"The history and cultures of the Native people in Maine, the Wabanaki, are showcased through changing exhibitions, special events, teacher workshops, archaeology field schools, and workshops for children and adults."
Frick Art Reference Library’s research guide to artists, collectors, and dealers of underrepresented identities in their collections, including those who are Black, Indigenous, Asian, and Hispanic and Latinx.
"The idea behind this virtual library is to create an electronic repository of early Nahuatl-language resources (ca.1540-1825), combining those found in Mesoamerica with those the United States and Europe, digitizing them all and making them more accessible and comprehensible to Nahuatl scholars everywhere."
Images depict the people, places, and practices of Native Americans and their communities from at least 34 States, plus Canada and Mexico in the period from 1909-1953. From Columbia University Libraries.
"Glenbow’s art collection is focused on artists from Calgary, Alberta and the rest of Canada (about two thirds of the collection) with the remaining third of the collection by international artists)." Includes one of the largest indigenous collections in Canada.
"The Institute of American Indian Arts offers academic excellence to both Native and non-Native populations. Our goal is empowerment through education, economic self-sufficiency, and expression and enhancement of artistic and cultural traditions." Located in Santa Fe, New Mexico.
Items relating to the field work of the pioneering female anthropologist and archaeologist. From Southern Methodist University Libraries Digital Collections. Materials come from research trips in the United States to study the Coast Miwok and Southern Paiute tribes, and trips to Mexico, Bolivia, Puerto Rico, El Salvador, and Pakistan.
"A non-profit educational institution that seeks to further knowledge and understanding of the richness and diversity of the indigenous cultures and societies of the United States and Canada." Located in Mashantucket, Connecticut.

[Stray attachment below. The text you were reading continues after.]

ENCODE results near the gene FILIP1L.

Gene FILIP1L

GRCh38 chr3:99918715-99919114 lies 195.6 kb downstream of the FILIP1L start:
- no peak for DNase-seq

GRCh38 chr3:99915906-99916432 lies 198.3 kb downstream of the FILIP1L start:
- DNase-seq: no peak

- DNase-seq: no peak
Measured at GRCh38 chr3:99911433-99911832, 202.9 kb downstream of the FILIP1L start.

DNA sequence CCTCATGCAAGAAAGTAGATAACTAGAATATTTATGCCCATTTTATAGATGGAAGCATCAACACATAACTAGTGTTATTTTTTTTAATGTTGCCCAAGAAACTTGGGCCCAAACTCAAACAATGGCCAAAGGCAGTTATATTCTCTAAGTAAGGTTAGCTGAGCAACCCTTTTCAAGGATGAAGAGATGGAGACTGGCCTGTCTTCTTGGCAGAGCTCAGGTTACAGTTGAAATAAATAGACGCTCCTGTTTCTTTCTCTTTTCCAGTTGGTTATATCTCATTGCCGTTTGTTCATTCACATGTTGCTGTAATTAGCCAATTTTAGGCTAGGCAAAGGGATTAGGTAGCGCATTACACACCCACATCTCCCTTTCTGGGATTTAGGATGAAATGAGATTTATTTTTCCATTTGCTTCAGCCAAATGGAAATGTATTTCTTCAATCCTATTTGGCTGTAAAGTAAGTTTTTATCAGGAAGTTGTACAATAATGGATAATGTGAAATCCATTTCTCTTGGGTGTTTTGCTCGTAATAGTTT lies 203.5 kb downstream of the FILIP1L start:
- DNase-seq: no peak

"The N.A.T.I.V.E. Project (Navajo Artists Technology Innovation & Vision Enterprise) provides both financial and technical assistance to Navajo and other Native American artists in the Four Corners region who are engaged in the business of arts, crafts and culture." Located in Farmington, New Mexico.
The Atlas provides a synoptic view (although certainly incomplete) of Inuit mobility and occupancy of Arctic waters, coasts and lands, including its icescapes, as documented in written historical records (maps of trails and place names).
"The Antiquities of Wisconsin, Increase A. Lapham's most important published work, was the result of his interest in the Indian effigy mounds found on Wisconsin's Landscape...ncludes 92 pages of text, illustrated with 61 wood engravings, and 55 lithographed plates."
"The UW-Madison Department of Anthropology curates ethnographic objects, archaeological artifacts, biological anthropology specimens, and related archives such as photographs, slides, paper documents, maps, and film...The ethnographic research collection contains objects from six of seven continents. Although geographically widespread, the collection includes a sizeable group of objects originating from Brazil."
"Fieldwork undertaken in 1994-1995 resulted in the ethnographic documentation of 16 Woodland Indian traditional artists in Wisconsin, Michigan, Minnesota, and Iowa, and acquisition of c. 50 pieces of the artists' work."